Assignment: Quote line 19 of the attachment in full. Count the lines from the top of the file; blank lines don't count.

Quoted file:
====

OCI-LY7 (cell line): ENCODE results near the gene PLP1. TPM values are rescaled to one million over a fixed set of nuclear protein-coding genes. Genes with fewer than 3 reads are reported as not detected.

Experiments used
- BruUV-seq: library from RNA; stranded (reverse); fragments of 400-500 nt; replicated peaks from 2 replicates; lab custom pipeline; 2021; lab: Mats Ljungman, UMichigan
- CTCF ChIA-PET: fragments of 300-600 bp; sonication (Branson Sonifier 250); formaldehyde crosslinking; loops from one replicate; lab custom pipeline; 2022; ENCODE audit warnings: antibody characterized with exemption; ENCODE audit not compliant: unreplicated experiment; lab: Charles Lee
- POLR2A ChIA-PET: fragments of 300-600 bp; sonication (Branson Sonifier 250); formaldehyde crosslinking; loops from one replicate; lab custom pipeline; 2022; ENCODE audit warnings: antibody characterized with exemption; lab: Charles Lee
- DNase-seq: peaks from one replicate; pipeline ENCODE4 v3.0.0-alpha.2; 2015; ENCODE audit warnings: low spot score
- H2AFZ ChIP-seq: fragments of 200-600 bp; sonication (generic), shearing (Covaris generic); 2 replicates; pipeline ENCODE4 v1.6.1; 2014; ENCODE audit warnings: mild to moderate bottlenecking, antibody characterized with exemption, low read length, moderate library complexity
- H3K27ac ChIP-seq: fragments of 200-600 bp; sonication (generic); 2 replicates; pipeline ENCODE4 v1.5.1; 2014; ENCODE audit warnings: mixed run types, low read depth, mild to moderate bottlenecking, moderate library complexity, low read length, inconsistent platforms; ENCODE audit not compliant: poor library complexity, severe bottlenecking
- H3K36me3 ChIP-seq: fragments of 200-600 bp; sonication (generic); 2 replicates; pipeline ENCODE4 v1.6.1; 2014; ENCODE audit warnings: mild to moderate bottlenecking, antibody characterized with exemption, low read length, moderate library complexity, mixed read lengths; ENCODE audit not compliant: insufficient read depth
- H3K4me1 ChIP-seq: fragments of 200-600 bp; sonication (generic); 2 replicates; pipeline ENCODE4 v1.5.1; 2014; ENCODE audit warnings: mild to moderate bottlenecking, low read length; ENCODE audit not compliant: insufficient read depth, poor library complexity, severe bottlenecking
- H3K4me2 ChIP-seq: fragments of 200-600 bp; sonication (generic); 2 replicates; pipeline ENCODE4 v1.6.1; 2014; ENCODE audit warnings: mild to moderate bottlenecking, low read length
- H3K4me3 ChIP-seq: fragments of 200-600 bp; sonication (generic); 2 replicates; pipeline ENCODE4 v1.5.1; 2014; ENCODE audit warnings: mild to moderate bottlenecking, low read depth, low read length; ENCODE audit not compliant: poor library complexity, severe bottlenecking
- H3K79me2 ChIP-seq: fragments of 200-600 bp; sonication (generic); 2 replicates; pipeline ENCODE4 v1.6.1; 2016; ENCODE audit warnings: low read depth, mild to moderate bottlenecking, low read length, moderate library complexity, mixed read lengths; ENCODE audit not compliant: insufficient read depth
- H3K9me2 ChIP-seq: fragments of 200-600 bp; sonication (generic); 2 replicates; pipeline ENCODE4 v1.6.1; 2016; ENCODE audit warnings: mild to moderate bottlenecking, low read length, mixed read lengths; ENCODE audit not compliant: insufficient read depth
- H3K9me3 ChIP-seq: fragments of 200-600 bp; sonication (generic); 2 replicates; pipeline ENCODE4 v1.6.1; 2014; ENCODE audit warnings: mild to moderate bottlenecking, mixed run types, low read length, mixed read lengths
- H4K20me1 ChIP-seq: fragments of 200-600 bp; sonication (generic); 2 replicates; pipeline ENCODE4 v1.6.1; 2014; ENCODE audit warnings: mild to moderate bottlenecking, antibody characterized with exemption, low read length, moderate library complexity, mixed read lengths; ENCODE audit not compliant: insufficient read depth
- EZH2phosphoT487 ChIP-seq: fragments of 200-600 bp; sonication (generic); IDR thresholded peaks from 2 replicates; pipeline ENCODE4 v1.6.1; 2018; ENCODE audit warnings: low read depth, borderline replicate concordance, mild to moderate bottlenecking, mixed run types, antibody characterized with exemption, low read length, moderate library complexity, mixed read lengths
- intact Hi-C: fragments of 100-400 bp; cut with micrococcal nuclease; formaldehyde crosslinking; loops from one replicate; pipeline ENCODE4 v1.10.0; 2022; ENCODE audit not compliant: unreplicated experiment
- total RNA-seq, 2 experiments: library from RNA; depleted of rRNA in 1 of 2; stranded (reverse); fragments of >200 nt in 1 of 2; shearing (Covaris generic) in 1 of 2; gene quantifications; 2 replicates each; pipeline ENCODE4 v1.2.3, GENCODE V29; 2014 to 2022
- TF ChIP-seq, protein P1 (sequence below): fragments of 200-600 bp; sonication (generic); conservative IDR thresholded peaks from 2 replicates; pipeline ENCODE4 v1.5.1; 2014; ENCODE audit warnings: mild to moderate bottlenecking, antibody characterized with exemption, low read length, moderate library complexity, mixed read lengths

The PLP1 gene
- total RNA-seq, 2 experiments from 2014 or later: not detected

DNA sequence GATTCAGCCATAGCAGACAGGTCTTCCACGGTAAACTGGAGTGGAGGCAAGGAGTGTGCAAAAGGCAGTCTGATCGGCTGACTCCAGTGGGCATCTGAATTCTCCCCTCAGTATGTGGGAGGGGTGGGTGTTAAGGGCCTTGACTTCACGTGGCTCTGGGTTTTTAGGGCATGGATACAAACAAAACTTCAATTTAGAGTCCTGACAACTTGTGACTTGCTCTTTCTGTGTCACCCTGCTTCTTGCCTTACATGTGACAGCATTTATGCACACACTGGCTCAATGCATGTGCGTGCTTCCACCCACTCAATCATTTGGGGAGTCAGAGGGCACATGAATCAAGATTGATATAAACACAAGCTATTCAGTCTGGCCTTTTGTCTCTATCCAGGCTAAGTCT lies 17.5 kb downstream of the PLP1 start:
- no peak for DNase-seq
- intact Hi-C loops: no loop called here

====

- total RNA-seq, 2 experiments: library from RNA; depleted of rRNA in 1 of 2; stranded (reverse); fragments of >200 nt in 1 of 2; shearing (Covaris generic) in 1 of 2; gene quantifications; 2 replicates each; pipeline ENCODE4 v1.2.3, GENCODE V29; 2014 to 2022